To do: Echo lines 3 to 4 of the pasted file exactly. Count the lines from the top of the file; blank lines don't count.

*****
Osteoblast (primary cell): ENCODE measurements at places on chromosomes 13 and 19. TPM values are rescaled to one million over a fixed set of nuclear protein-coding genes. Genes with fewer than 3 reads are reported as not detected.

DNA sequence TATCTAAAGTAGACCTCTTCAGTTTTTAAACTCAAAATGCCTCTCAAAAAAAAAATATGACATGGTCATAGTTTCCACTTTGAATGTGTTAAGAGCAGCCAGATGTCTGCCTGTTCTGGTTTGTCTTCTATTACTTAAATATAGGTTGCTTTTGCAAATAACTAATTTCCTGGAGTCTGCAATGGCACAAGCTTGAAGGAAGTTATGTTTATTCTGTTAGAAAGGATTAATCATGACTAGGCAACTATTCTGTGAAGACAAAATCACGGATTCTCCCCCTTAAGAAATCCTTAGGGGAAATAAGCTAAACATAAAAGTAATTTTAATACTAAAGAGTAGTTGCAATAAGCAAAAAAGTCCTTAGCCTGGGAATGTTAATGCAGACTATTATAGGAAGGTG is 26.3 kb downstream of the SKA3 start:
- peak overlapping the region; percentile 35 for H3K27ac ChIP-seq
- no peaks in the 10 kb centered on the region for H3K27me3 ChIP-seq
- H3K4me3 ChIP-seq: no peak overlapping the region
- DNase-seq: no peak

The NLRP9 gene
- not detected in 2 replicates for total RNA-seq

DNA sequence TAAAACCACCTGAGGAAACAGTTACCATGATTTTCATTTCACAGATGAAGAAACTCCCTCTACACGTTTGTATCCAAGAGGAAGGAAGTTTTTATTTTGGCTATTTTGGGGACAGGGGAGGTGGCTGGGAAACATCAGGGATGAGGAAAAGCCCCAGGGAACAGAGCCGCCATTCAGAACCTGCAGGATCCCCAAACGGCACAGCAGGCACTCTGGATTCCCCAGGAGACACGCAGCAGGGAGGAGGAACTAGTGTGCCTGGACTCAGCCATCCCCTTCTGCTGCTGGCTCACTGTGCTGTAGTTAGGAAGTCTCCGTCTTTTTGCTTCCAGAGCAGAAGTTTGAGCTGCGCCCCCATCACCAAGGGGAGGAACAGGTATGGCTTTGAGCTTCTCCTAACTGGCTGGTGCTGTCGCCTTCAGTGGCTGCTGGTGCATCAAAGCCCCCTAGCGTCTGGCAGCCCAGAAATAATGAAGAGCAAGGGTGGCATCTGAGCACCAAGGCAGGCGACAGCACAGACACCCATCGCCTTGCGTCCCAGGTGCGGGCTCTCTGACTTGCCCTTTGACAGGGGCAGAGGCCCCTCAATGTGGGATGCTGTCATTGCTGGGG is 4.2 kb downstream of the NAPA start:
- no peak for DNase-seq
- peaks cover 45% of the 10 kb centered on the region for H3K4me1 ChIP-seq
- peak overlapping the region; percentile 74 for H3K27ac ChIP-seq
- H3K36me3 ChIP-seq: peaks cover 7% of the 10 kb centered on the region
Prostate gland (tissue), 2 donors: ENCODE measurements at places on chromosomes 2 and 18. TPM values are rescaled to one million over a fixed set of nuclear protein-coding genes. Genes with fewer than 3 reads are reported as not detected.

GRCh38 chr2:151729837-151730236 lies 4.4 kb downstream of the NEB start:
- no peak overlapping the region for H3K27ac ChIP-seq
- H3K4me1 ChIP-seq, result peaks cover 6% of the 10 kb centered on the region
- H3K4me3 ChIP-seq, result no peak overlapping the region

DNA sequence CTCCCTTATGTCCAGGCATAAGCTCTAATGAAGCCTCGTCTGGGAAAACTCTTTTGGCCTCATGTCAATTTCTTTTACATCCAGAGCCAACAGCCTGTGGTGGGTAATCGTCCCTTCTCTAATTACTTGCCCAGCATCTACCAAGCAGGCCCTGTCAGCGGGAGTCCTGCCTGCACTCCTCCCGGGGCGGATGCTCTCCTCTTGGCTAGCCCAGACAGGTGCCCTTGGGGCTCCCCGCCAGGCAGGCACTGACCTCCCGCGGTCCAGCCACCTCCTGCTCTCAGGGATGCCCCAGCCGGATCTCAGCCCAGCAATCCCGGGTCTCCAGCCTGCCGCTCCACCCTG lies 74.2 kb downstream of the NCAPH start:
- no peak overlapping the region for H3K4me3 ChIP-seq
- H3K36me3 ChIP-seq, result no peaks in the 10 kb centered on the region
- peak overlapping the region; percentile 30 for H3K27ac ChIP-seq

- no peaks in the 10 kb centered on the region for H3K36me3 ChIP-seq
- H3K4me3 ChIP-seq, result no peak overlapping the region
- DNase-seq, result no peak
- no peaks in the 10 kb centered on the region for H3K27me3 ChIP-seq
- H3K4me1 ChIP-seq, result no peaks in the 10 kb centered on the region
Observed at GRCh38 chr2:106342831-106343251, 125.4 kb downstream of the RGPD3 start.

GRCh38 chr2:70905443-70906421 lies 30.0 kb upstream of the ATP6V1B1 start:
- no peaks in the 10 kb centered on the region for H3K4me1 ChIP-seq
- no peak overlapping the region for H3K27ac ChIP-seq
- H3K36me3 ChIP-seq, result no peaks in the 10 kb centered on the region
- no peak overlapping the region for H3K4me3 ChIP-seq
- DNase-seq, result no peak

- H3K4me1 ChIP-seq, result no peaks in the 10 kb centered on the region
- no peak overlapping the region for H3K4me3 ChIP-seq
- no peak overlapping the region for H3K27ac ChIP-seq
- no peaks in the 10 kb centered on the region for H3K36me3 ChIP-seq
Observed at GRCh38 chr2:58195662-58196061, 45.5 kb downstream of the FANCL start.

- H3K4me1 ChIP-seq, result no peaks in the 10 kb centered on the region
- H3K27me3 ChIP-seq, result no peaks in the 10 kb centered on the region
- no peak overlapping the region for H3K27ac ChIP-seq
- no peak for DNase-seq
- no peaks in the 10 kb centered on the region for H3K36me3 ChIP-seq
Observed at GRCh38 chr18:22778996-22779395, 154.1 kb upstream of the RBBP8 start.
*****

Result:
- peak overlapping the region; percentile 35 for H3K27ac ChIP-seq
- no peaks in the 10 kb centered on the region for H3K27me3 ChIP-seq